Hospital Concerns Over Drug Supplies Mount as Meningitis Outbreak Spreads

Cheryl Clark, for HealthLeaders Media , October 11, 2012

"This pharmacy had been disciplined by the Massachusetts Board of Pharmacy. And in addition, the FDA has the statutory authority to inspect any pharmacy at any time," Miller says.

Except that in this case, the laws and regulations didn't work because apparently, the discipline didn't prevent this from happening,

In the time it took me to write this column, the death toll increased by from 11 to 12, the number of people infected from 119 to 137, and the number of people who may have been exposed is now at 13,000 in 10 states.

I note that in the 2002 MMWR report, federal disease investigators cautioned: "Some health system pharmacists might not realize that they are purchasing injectables prepared through compounding." The agency urged purchasers to check that "supplies are provided through a compounding pharmacy that is licensed in their state and that follows appropriate measures."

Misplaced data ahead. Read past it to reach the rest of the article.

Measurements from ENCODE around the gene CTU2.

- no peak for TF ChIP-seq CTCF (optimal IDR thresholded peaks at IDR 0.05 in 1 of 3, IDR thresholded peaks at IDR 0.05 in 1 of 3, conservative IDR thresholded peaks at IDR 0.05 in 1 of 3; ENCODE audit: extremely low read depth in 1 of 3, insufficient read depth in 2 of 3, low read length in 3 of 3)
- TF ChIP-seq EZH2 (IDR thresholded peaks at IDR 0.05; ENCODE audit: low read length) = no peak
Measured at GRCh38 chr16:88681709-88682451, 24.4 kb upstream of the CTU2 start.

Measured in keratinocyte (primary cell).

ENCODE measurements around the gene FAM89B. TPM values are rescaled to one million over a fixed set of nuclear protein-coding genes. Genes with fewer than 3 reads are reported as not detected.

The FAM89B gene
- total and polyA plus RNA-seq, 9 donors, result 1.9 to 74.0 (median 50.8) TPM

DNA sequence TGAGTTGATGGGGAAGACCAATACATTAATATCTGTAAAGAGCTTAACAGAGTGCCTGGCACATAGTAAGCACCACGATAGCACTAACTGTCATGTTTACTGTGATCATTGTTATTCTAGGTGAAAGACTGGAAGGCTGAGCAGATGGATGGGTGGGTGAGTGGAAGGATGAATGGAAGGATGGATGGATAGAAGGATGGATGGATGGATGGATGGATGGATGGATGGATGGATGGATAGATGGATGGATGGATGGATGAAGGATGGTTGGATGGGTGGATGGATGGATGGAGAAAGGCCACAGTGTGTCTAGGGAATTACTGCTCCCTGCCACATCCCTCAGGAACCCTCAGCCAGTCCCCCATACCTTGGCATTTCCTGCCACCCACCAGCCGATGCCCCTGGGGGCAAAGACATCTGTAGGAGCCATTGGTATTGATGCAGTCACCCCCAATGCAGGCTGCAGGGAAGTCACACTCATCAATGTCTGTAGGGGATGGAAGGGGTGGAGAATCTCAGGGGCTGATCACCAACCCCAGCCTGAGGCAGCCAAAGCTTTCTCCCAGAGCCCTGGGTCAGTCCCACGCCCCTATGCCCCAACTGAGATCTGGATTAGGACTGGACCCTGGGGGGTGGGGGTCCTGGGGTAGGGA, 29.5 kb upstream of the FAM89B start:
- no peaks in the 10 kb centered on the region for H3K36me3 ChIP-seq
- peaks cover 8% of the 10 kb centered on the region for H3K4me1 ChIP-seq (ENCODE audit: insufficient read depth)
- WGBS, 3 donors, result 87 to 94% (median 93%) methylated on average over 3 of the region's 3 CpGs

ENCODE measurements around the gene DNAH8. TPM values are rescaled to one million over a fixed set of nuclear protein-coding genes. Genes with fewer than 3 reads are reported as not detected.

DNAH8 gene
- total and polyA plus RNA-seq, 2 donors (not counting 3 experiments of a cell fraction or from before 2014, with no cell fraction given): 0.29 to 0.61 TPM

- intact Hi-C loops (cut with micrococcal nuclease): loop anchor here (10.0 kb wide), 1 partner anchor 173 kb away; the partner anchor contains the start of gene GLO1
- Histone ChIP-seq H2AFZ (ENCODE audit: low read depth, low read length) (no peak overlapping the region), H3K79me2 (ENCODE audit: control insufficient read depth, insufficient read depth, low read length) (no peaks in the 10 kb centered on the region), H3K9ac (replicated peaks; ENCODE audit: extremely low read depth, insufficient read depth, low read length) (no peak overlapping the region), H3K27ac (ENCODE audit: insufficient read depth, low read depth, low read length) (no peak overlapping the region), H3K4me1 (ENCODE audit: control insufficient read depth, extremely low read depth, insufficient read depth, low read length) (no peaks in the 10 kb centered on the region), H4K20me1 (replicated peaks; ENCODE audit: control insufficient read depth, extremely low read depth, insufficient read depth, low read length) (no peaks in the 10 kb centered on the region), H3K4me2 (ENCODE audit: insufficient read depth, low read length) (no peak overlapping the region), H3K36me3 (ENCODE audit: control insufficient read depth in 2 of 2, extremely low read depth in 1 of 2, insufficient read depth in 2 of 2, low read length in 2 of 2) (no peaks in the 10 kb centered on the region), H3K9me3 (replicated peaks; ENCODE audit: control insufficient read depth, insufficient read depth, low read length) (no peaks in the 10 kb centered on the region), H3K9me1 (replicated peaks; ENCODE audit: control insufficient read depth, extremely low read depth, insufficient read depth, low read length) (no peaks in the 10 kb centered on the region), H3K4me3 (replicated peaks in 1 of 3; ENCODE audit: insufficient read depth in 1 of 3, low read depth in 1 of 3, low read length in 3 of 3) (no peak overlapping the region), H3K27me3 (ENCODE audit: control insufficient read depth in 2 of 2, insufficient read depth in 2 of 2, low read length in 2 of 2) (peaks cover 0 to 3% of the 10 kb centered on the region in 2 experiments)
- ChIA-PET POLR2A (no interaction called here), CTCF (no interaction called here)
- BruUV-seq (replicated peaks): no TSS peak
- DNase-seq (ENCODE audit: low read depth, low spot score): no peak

And there was this line: "In most states, compounding pharmacies are not required to report adverse events associated with their products to state or federal agencies," however, reporting to the FDA is required for "manufacturing companies."

Even though the unused steroid products are being recalled, it's obvious to me that the issue has legs this time, even if last time it was quickly forgotten. Lawmakers and regulators will have to step in. I think they should give the FDA authority to take a much greater role to prevent this from happening again.

Vanderbilt's Schaffner put it a different way: "I think we're going to have to rub the Congress's nose in this, because this is not the sort of thing it likes to get into."

Cheryl Clark is senior quality editor and California correspondent for HealthLeaders Media. She is a member of the Association of Health Care Journalists.
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1 comments on "Hospital Concerns Over Drug Supplies Mount"

Chris Cahill (10/11/2012 at 6:52 PM)
Same thing happened in California in 2001 or 2002. The organism was Serratia. Lack of supervison and failure to follow policies and procedures is the cause.




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